The Enemy Within: Analysis of a Hypothetical Globe and Mail Story The Globe and Mail published a serious front-page article about a group of Canadians who “live among us” but who belong to the secret sect that practices religious rituals that might harm children. These people are hard to identify as they speak perfect English and seem friendly. Yet, they are dangerous. The task: Describe the rumours that start among Canadians about these mysterious people. With reference to a Globe and Mail story about a group of Canadians who “live among us” but who belong to a dangerous religious sect, understanding the rumours that start among Canadians about these “mysterious people” requires that we situate this group – and the rumours – in a larger...The end:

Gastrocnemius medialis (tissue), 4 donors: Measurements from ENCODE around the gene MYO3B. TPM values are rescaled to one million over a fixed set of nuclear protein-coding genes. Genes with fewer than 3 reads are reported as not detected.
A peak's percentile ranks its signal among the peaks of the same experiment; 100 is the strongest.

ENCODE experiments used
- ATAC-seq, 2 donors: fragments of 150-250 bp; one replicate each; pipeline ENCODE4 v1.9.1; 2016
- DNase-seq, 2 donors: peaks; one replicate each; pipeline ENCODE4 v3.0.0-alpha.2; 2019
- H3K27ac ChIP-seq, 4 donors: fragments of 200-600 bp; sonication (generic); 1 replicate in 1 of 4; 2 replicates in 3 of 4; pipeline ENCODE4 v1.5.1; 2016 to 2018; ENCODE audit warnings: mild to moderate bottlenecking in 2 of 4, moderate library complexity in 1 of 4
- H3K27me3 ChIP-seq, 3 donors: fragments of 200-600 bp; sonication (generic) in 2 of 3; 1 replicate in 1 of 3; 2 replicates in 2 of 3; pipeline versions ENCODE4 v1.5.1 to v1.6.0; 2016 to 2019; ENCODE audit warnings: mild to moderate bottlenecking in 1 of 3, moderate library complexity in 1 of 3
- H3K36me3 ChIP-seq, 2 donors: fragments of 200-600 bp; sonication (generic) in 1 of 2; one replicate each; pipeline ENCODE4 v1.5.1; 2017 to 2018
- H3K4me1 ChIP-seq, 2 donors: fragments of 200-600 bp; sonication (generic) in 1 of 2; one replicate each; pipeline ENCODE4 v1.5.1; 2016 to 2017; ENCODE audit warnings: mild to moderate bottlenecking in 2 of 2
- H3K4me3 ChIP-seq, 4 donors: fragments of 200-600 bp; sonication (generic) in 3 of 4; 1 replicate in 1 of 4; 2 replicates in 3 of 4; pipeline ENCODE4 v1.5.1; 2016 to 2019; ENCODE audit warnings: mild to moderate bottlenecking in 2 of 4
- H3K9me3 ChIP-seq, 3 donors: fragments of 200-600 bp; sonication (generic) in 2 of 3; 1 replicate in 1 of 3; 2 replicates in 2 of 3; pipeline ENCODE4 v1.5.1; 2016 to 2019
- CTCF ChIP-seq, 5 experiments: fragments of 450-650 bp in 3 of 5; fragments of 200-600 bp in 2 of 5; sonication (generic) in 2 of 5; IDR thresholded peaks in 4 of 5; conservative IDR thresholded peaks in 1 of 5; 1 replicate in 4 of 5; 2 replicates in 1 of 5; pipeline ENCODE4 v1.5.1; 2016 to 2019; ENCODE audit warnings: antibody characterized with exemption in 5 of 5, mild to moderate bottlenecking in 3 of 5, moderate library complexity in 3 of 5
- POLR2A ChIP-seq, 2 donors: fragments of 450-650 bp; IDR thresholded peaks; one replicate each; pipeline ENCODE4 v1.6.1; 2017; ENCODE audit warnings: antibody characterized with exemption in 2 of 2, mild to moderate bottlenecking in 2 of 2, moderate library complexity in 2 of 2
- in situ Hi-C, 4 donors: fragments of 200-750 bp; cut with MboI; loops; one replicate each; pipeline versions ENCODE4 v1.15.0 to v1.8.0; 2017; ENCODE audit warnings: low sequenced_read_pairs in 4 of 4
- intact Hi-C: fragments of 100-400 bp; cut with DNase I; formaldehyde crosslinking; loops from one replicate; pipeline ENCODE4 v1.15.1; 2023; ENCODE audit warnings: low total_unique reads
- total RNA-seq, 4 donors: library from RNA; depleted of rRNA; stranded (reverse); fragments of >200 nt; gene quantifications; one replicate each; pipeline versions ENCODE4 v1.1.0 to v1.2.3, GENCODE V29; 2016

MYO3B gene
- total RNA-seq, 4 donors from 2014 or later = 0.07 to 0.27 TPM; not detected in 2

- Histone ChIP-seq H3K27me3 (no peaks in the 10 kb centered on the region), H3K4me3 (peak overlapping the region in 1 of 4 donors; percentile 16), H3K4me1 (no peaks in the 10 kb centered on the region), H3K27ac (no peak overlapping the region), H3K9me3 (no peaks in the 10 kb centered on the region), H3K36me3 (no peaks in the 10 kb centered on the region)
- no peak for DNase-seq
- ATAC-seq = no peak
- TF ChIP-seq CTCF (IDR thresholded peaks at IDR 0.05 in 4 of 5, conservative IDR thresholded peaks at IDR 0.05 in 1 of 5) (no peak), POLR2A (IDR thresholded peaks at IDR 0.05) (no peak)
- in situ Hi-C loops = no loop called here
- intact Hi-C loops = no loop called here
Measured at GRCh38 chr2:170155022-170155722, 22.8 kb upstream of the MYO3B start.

.....his one are suicidal. I wouldn’t be surprised if they try to poison the water supply. They need to grow, and they are probably abducting children to brainwash into joining their sect. Given the Globe and Mail’s status as Canada’s preeminent newspaper, it is likely this story will be a trigger for politicians to “jump on the bandwagon” of popular sentiment. Political pressure will then prompt police and legal surveillance of these “mysterious people” and their practices. In this way, rumours can build into self-perpetuating narratives that shape social, political and cultural action. Bibliography See, Scott. `“An Unprecedented Influx”: Nativism and Irish Famine Immigration to Canada.’ American Review of Canadian Studies. 30.4(2000): 429-442.